Articles Posted in Nursing homes

cnnhoustonvaxprotest-300x169In the crunch to quell the coronavirus pandemic and to do so by getting as many people as possible their protective shots, public health officials consistently have stressed a big V in the national vaccination campaign: Voluntary.

But as hundreds of millions of people around the globe have willingly gotten them and the vaccines have shown to be overwhelmingly safe and effective, the unvaccinated may get leaned on with more than pleas, nudges, and incentives.

They may notice this quiet push in the workplace, especially if they hold health-related jobs, and at schools. The result may be to resurface the fiery and counter-factual anti-vaccination extremism in the country.

brooks-lasureandbecerra-300x240Chiquita Brooks-LaSure has won U.S. Senate confirmation and will become the first black woman to lead the federal Centers for Medicare and Medicaid Services or CMS.

The longtime government official, who was an adviser to President Obama and has served in multiple other top federal roles (shown right, with her boss, Health and Human Services head Xavier Becerra), jumps into a role with gigantic challenges. These include:

  • The administration by her agency of federal health insurance programs, including for children and those covered under the Affordable Care Act. The Biden Administration and Democrats, as part of coronavirus pandemic rescue efforts, bolstered Obamacare and opened enrollment in it, with subsidies, to millions of Americans slammed by the coronavirus pandemic. But those efforts, which have boosted ACA enrollment, also will need renewed legislative support — which may occur right as the midterm elections are under way. CMS also may be a key part of some Democrats’ plans to improve health care coverage in this country by lowering the qualifying age for Medicare for 60-something Americans who often must pay staggering premiums and who lose jobs and employer-related coverage at scary rates. This is an idea that Republicans reject.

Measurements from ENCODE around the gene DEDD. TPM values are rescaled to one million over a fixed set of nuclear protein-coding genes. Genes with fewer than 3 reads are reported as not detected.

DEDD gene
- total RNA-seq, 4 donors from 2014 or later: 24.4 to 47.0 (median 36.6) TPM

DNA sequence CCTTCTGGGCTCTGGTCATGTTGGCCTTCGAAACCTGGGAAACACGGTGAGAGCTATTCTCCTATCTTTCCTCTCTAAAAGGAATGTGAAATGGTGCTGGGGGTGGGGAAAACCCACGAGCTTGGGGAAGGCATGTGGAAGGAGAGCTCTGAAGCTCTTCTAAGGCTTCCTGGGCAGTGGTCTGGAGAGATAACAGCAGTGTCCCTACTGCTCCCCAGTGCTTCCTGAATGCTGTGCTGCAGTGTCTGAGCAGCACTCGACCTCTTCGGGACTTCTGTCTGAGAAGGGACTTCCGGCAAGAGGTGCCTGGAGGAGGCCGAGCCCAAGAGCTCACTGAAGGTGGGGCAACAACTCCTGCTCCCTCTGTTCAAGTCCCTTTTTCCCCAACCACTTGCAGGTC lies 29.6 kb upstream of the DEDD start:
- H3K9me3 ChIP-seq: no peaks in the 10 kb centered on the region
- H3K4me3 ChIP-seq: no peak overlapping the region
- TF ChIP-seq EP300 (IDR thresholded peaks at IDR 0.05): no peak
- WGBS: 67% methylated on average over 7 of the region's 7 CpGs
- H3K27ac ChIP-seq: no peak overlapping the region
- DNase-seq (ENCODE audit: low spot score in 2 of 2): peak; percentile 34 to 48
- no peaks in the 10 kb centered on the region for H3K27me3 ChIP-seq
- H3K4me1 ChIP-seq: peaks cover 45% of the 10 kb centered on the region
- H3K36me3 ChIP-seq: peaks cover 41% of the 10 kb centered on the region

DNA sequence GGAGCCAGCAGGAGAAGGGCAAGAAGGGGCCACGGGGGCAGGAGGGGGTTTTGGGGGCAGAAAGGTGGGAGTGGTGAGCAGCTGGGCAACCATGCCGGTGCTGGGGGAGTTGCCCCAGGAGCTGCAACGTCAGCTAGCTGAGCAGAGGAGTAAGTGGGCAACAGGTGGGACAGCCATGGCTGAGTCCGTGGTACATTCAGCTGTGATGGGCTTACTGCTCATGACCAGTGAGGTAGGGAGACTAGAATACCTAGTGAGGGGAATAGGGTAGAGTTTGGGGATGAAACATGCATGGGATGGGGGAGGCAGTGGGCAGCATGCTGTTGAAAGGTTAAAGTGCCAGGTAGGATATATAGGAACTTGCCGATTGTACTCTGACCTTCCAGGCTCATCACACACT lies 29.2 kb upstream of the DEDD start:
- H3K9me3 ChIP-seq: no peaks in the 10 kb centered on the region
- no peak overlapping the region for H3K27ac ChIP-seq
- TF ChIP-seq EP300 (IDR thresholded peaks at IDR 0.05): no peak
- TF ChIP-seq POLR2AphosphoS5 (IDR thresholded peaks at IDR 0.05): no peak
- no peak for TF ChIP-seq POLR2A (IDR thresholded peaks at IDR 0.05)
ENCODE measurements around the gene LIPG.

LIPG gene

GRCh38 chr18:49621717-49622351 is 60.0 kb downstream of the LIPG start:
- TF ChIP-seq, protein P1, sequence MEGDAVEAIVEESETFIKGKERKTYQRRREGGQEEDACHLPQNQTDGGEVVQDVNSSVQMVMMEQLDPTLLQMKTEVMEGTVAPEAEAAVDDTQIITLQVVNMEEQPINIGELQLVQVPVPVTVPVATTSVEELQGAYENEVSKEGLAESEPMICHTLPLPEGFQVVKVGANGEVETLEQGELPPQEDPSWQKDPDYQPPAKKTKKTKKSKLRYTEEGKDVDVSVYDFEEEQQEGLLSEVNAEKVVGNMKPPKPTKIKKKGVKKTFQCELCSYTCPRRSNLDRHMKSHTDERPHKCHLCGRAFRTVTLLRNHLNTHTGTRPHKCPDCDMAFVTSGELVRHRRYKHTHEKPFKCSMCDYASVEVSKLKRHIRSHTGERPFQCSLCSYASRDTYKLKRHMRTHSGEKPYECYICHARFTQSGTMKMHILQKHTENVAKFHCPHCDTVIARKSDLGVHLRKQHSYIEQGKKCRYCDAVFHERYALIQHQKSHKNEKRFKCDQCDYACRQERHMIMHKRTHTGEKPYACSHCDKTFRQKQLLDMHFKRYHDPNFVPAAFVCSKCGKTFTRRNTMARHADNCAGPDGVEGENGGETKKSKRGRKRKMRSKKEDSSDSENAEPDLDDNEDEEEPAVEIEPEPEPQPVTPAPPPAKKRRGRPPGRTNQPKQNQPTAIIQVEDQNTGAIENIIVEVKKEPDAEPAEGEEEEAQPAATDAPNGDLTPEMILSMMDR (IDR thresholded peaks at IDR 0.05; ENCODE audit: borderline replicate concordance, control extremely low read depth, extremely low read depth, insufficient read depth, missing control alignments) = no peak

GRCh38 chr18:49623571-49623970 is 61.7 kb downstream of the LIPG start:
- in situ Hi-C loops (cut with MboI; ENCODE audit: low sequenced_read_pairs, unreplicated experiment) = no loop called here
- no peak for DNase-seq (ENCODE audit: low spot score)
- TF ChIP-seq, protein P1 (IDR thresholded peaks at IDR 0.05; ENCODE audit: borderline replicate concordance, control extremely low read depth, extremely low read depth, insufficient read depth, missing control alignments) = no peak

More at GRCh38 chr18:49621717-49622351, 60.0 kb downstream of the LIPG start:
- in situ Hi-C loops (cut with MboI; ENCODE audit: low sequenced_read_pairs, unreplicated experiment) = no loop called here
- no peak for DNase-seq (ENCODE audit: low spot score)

cdcnhomesmay72021-300x156Residents and their loved ones may have reached a major turning point with nursing homes and other long-term care facilities, agonizing as to whether the institutions really can provide safe, hygienic, and welcoming places for the vulnerable — or whether other, tough options must be considered.

Who can forget that that 132,000 elderly, injured, and seriously ill residents died of the coronavirus during the many months of the pandemic, and almost 1.4 million infections were recorded in 38,000 long-term care facilities? The institutions — even as the pandemic’s terrible toll keeps rising — still account for a third of all U.S. deaths due to the disease.

The facilities’ covid-related deaths have plummeted by 91% since December, especially as public health officials campaigned to get residents and staff vaccinated, the New York Times reported (see chart above, based on federal data). But public confidence in long-term care facilities also has plunged, as reflected in admissions and occupancy:

agedwalk-179x300As the coronavirus pandemic’s most catastrophic effects recede in nursing homes and other long-term care facilities, notably due to vaccinations and other public health measures, residents and their loved ones still face costly, confounding issues in safeguarding the aged, sick, and injured. The Biden Administration wants to spend hundreds of billions of dollars to help.

But will the plans founder due to Republican resistance? And will even a huge jolt of funding be enough to deal with a graying nation’s growing problems with long-term care?

Our own homes provide a cornerstone of Democratic proposals to deal better with nightmares with the cost, safety, and availability of long-term care. Instead of sinking yet more public money — via Medicare and Medicaid — into institutions, can the federal government, instead, improve funding so seniors, the ill, and injured can stay home and get treatment there? As the Washington Post reported:

covidcases032721-235x300In 25 states, including in Virginia and Maryland, data show coronavirus cases are running higher than U.S. averages and staying high. In seven states, notably Michigan, new virus-related deaths are increasing.